The Spin Doctor Europadisc's Weekly Column

Faust emerges from the shadows

  10th November 2021

10th November 2021

For more than 200 years composers have been fascinated by the story of Faust, a scholar who, unsatisfied with life, bargains away his soul to the Devil in return for unlimited knowledge and pleasures. The consequences of this pact, for Faust, his loved ones and, most crucially, his soul, have proved endlessly fascinating for artists and philosophers alike, and of course the subject has very special resonances for any individual whose life is focussed on the creative process. The Faust of German legend goes back to the Middle Ages, but his emergence as a literary figure dates most famously from, in the first instance, Christopher Marlowe’s Elizabethan tragedy Doctor Faustus and, even more influentially, Goethe’s Faust (published between 1808 and 1831, with a genesis reaching back to the mid-1770s). Of the numerous subsequent treatments of the Faust story, the most famous is Thomas Mann’s 1947 novel Doktor Faust, which adapts the Faust narrative to that of a fictional 20th-century composer, Adrian Leverkühn.

Composers ranging from Schubert and Beethoven, Mendelssohn and Schumann, Liszt and Mussorgsky, right up to Mahler, Henze and Schnittke, have tackled elements of the Faust legend, in song, in choral and orchestral works. More extensive operatic treatment ranges from Berlioz’s ‘dramatic legend’ La Damnation de Faust (1846) to Gounod’s wildly popular five-act opera Faust (1859, based on Michel Carré’s Faust et Marguerite) and Boito’s rather less successful Mefistofele (1868). Perhaps the best-known 20th-century operatic setting is Ferruccio Busoni’s Doktor Faust, his final opera: unfinished at his death in July 1924, it was finished by his pupil Philipp Jarnach for performance 10 months later in Dresden, while in 1982 the Busoni scholar Anthony Beaumont published a new, more thorough completion which, though it has achieved some notable successes on stage, has yet to appear on disc (a glaring omission which cries out for rectification).

With its heady mixture of moral dilemmas, sensuality and focus on the figure of Faust as archetype of the tormented yet questing individual, the legend, particularly as transmitted by Goethe’s staggeringly ambitious drama, positively invites musical treatment on a grand scale. One hitherto neglected composer who was unable to resist was Havergal Brian (1876-1972): the spirit of Faust hovers over parts of his enormous ‘Gothic’ Symphony (1919-27, first performed in 1961). Some five years before the Gothic’s belated premiere, Brian was working on his five-act opera Faust, to his own German-language libretto, a direct abridgement of Goethe’s text which respects the original versification and syntax while concentrating on those scenes most essential to the underlying conflicts and unfolding drama.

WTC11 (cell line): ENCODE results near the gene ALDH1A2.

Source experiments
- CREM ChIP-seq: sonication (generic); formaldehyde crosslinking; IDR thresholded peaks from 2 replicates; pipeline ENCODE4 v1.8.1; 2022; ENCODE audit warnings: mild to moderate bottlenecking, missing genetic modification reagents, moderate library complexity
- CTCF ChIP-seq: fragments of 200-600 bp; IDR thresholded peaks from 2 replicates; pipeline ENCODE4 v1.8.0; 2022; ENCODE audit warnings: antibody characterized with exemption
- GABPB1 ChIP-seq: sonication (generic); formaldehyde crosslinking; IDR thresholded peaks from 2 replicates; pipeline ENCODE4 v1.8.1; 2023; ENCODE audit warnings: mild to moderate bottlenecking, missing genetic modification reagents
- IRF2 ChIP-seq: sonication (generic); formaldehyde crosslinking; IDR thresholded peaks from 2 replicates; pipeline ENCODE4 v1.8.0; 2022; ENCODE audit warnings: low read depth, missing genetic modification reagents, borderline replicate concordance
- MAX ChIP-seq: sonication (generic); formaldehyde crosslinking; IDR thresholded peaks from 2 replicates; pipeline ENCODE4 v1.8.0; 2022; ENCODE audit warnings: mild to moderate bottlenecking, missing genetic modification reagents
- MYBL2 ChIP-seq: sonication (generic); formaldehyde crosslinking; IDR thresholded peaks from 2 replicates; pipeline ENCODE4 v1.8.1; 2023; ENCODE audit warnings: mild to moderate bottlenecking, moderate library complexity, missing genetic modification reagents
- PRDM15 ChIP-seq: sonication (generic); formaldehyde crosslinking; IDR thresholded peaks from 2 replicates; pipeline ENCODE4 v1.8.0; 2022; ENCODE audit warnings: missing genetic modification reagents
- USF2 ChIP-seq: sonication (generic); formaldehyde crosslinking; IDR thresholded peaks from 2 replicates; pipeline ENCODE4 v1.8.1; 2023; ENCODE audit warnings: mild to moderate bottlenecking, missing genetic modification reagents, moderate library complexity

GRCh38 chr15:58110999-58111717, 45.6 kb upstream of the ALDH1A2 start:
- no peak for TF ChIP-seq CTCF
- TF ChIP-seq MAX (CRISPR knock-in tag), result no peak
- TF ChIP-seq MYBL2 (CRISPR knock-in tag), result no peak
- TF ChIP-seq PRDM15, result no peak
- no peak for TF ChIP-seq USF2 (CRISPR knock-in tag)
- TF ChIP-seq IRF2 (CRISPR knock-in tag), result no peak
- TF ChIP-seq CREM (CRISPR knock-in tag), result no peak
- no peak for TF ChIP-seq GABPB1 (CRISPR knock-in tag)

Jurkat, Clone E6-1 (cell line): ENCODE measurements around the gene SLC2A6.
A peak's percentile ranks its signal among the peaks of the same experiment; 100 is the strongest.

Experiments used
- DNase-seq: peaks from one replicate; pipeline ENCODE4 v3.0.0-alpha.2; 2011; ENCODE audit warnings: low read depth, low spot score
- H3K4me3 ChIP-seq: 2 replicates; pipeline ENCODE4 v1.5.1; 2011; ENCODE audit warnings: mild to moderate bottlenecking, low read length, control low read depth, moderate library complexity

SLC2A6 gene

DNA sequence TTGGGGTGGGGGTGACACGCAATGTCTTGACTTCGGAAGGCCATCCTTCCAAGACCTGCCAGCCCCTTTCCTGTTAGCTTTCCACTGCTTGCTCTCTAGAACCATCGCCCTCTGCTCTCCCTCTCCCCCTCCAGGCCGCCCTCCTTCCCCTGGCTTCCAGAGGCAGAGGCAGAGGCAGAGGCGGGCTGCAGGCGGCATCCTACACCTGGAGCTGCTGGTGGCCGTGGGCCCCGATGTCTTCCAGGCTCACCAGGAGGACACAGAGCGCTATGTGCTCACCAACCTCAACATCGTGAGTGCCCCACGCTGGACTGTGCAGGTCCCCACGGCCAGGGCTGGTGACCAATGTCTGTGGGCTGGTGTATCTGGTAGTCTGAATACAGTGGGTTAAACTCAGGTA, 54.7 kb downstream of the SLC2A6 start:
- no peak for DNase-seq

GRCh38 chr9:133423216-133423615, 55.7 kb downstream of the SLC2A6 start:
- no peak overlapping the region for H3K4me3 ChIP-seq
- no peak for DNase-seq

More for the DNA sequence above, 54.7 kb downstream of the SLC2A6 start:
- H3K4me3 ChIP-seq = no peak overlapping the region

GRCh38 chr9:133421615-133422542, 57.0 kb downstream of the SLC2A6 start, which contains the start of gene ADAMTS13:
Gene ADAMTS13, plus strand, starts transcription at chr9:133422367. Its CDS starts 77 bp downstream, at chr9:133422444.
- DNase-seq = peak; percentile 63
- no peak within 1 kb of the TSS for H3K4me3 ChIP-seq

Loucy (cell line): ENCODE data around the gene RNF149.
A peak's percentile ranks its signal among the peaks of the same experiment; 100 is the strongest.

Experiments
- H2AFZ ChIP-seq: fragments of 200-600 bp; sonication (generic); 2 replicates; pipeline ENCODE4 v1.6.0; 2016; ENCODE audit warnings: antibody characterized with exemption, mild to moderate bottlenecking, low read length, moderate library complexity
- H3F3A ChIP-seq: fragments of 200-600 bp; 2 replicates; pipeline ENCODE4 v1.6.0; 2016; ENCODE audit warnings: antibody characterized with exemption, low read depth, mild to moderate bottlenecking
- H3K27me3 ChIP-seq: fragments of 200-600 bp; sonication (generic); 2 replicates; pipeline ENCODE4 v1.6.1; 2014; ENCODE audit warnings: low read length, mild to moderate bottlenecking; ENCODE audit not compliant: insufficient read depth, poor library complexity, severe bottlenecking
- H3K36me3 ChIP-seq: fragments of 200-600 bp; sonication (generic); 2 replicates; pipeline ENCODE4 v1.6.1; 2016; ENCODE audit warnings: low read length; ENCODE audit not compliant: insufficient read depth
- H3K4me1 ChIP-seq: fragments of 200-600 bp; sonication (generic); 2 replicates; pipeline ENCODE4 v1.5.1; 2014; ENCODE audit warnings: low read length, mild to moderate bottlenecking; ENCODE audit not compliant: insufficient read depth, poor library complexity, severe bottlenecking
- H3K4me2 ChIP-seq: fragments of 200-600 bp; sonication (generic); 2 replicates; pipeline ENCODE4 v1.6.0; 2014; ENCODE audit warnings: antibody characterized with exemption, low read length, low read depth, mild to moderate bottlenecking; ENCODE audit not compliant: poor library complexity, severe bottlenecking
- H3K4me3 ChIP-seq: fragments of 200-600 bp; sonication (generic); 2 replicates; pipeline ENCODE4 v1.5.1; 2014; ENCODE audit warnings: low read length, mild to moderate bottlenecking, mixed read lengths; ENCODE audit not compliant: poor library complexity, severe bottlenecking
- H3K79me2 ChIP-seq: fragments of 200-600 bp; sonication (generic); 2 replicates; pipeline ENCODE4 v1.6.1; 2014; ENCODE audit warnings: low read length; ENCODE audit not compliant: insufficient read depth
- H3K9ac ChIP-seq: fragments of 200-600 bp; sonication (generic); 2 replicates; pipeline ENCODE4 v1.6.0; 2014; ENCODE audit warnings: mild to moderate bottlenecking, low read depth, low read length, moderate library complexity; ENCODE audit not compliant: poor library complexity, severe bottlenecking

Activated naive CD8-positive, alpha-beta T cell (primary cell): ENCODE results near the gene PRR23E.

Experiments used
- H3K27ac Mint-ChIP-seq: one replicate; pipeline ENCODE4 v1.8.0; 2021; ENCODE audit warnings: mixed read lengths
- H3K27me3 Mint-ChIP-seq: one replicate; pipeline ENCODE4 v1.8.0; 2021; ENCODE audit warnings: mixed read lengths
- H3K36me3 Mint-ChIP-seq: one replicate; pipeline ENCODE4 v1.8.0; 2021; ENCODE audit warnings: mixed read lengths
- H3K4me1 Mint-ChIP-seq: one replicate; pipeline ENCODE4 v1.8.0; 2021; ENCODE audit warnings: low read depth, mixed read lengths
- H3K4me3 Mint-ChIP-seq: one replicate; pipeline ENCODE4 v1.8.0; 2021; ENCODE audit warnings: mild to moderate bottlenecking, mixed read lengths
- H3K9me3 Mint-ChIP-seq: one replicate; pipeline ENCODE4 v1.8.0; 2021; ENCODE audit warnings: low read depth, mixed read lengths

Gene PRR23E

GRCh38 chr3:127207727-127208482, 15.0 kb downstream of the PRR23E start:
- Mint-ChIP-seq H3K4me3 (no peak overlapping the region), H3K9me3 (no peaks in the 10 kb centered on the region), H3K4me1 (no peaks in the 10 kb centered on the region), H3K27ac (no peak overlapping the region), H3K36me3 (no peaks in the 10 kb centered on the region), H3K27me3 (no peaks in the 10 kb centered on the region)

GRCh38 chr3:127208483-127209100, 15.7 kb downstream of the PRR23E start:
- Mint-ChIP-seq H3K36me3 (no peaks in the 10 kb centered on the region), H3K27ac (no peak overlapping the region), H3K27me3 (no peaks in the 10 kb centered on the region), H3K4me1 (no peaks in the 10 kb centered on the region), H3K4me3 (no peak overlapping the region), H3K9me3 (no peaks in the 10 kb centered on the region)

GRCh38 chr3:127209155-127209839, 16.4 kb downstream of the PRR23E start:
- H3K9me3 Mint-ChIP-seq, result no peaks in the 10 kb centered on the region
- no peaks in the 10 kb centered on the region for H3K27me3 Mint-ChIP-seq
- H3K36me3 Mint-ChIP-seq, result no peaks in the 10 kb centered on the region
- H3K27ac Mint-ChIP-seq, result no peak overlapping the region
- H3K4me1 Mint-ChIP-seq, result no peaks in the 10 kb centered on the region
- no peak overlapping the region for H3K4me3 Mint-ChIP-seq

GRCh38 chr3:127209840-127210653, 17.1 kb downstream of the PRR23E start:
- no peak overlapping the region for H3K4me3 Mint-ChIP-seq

Unperformed apart from a 1979 broadcast of the Prologue, and a more recent recording of the orchestral ‘Night Ride of Faust and Mephistopheles’, Brian’s Faust is finally about to emerge from its long silence. To mark the 50th anniversary of the composer’s death, Martyn Brabbins and the forces of English National Opera have recorded the complete opera on the Dutton label: some two-and-a-quarter hours in Brian’s sensitively executed abridgement, with a cast of ‘only’ a dozen soloists plus organ, chorus and large orchestra. As those familiar with the Prologue or the ‘Night Ride’ will already know, Brian’s Faust music is both inventive and highly evocative, evincing his immersion in late-Romantic and early-20th-century models (particularly Wagner, Elgar and Richard Strauss) as well as an immersion in the great contrapuntal traditions of the Renaissance and Baroque. The result is a combination of expressivity and reflection which ideally suits the seriousness of the subject, without downplaying its inherent drama. The tensions between Faust and Mephistopheles, Faust and Gretchen, and – in the Prologue – God and Mephistopheles are crucial to the work’s message for Brian, as is the remarkable Cathedral scene, where Gretchen is confronted by the Evil Spirit. On the other hand, he cuts such famous set-piece episodes as Auerbach’s Tavern and the Walpurgis Night, thereby avoiding the (from a philosophical point of view superfluous) operatic-ness of Gounod and Boito and bringing Goethe more emphatically into the 20th century.

With a cast led by Peter Hoare (Faust), Alison Cook (Gretchen) and David Soar (Mephistopheles), the new Dutton recording looks set to be an important addition to the discography. Best of all, it is led by Brabbins, who has steadily become on of the composer’s most tenacious and persuasive champions on disc, with recordings of Symphonies 2, 10, 13, 14, 19, 27, 30 plus several other works to his credit on Dutton, plus a highly acclaimed Proms recording of the ‘Gothic’ Symphony on Hyperion (CDA679712). If anyone can make the case for this hitherto neglected Faust, it’s him.

Meanwhile, the website of the Havergal Brian Society provides a welcome source of information, not just on Brian’s life and work in general, but on Faust in particular, providing a complete list of forces and scenes, useful articles by William E Grim and Jürgen Schaarwächter, as well as an online version of the vocal score courtesy of United Music Publishers. With interest in the composer now at levels unknown since his too-brief heyday before the First World War, the time for Faust’s rediscovery is surely ripe. And it adds further substance to the number of ambitious works that have been inspired by a key legend of modern Western civilisation, whose power to fascinate and preoccupy – not least those of a brooding, ‘Faustian’ disposition – remains undiminished.

The recording:
Brian Faust (ENO/Brabbins)  2CDLX7385

The website:
Havergal Brian Society Faust page: (with further in-line links)

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